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Graphene can polarize light

30 May 2011 Libre de Bruxelles, Université

Publication in Nature Photonics from the OPERA Photonique Department : Graphene can polarize light.

Graphene, an ultra-flat monolayer of carbon atoms in a hexagonal crystal lattice, has attracted a strong wave of research interest due to its unique electrical and photonic properties. As the first two dimensional material in the world, two UK Scientists were awarded the 2010 Nobel Prize in physics since it completely changes how we look at things. Now, Dr. Han Zhang at the Service OPERA-photonique - Applied Science Faculty, ULB, and Dr. Qiaoliang Bao (the first author: chmbq@nus.edu.sg) and Professor Kian Ping Loh (corresponding author: chmlohkp@nus.edu.sg http://staff.science.nus.edu.sg/~thecarbonlab/index.html) at the National University of Singapore,demonstrate the world's thinnest polarizer, which relies on the coupling, guiding and polarizing of electromagnetic waves by graphene. They claim that this breakthrough will someday allow the integration on all-photonic circuits for high-speed optical communications.

Optical polarizers are elementary components of coherent and quantum optical communications by splitting the polarization state of an optical signal. Nowadays, there are rising demands for high-speed optical communications based on mobiles, calling for the miniaturization of optoelectronic devices. However, conventional optical polarizers (sheet, prism and Brewster-angle polarizer) are expensive, bulky, and discrete and may require additional alignment. Thanks to graphene’s ultra-broadband optical property induced by its exceptional energy band structure, as-demonstrated graphene polarizer shows very broad operation bandwidth, at least from visible to mid-infrared. By fabricating graphene polarizer, with combined advantages of low cost (down to several euros), compact footprint, ultra-fast relaxation time and broad operation range, they anticipate that this device will enable new architectures for on-chip high-speed optical communications.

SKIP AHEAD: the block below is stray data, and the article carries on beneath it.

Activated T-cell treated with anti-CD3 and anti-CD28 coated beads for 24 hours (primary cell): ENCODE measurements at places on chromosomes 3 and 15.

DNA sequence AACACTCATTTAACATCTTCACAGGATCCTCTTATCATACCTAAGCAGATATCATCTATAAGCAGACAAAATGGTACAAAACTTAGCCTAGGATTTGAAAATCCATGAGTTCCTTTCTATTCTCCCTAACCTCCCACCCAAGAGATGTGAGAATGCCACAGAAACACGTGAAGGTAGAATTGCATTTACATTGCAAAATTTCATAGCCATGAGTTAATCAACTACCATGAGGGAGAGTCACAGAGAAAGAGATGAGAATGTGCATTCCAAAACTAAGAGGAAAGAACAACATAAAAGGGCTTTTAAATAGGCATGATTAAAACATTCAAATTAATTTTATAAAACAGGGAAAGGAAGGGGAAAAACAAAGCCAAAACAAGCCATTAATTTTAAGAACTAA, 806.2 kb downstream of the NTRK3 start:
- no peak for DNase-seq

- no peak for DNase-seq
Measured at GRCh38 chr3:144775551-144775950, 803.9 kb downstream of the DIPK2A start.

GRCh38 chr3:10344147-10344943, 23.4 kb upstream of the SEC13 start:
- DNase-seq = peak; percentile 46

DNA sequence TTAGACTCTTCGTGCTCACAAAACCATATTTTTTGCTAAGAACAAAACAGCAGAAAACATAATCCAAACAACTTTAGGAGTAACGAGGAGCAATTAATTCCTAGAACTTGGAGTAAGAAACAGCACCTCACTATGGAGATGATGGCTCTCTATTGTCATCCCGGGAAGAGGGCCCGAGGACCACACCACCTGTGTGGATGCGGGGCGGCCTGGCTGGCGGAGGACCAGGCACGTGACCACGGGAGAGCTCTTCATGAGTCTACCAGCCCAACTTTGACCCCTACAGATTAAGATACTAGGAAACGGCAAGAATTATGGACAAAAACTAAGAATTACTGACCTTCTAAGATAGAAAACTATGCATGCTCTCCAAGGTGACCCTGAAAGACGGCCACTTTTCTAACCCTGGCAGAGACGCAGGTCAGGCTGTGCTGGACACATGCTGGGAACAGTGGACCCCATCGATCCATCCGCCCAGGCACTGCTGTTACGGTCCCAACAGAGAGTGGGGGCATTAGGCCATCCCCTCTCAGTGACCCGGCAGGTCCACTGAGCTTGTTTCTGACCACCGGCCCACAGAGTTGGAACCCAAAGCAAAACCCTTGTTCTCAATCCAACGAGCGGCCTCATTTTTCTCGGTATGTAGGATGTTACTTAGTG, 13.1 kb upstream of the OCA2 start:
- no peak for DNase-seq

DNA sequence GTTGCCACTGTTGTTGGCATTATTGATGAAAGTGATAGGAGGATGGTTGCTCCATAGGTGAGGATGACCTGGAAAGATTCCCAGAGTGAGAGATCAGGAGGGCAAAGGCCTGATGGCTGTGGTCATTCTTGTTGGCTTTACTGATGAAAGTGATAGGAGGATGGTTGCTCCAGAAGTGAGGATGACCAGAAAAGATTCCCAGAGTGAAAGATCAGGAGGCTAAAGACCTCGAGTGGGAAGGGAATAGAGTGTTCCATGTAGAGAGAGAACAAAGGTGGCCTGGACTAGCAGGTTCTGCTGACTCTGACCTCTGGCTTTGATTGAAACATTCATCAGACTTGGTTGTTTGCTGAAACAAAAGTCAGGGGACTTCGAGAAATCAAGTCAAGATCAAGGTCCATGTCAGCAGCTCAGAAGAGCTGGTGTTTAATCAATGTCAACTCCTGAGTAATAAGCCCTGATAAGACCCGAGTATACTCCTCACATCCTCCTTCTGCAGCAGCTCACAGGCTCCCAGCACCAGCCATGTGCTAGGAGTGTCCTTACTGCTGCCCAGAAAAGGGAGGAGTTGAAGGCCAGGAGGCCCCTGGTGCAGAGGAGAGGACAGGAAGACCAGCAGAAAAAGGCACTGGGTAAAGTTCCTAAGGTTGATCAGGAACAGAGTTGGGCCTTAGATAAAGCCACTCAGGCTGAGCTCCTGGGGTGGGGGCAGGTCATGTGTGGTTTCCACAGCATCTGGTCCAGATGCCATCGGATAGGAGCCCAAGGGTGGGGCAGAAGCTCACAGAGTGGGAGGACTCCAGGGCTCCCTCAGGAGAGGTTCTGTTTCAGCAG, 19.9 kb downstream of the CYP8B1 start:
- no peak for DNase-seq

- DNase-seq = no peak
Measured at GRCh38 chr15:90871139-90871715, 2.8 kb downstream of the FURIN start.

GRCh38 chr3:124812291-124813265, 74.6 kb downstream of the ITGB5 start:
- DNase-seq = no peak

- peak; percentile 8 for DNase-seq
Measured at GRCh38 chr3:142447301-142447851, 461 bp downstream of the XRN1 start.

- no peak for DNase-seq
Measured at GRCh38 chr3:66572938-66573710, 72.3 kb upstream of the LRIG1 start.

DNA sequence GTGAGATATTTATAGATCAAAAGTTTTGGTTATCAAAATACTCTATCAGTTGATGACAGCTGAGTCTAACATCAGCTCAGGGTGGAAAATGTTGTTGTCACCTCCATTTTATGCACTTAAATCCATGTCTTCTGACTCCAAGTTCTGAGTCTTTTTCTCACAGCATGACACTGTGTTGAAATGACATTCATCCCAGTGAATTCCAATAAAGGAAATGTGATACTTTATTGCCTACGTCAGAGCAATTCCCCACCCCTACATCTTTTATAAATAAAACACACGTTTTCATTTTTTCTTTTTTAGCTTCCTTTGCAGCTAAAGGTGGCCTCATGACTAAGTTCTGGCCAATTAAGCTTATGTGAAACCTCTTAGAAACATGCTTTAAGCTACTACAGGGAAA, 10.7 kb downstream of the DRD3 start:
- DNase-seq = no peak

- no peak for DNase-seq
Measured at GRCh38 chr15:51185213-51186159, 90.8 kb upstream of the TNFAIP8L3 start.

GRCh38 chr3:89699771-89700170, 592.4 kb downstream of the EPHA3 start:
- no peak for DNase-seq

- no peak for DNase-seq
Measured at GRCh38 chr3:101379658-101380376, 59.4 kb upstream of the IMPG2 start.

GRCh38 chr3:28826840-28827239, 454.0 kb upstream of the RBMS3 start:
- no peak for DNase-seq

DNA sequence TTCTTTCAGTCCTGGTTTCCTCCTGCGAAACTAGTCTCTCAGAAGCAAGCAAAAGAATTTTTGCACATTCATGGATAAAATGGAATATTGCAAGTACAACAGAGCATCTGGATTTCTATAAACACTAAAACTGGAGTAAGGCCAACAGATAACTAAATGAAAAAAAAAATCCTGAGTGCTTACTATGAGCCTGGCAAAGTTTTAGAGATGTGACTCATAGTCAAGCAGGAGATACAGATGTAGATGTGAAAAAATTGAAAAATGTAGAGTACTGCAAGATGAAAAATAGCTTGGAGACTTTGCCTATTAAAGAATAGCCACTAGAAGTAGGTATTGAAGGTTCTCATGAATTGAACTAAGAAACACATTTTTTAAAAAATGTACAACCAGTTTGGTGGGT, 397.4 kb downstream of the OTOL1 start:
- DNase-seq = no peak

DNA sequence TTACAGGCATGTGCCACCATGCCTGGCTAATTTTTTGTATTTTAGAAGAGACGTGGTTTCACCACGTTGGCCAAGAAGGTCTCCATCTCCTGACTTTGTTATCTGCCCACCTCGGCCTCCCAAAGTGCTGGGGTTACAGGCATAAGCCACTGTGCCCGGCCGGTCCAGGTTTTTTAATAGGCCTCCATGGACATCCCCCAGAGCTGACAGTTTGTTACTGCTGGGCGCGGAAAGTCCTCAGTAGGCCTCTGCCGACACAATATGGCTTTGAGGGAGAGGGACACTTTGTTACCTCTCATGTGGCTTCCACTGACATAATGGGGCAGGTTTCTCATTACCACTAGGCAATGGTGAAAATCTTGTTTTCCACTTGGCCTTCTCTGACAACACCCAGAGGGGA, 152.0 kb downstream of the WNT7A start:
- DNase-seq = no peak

In addition to the industrial potentials, this research published in Nature Photonic, on May 30th is of fundamental importance.

It tackles how light propagates along an ultra-thin two dimensional surface. By the virtue of fiber based optical channel, now we can readily uncover how graphene guides and interacts with electromagnetic waves, with polarizing effect attributed to the differential attenuation of two polarization modes. This new conceptual finding will definitely lead to new physics, for example, localized waves or surface plasmon in graphene lattice. In the following years, researchers from the photonics, plasmonics and nano-science research communities may find in this graphene polarizer structure as a new testing ground for the ideas and methods they have been researching on their own fields, paving the way for all-carbon photonic-plasmonics devices.

http://www.ulb.ac.be/

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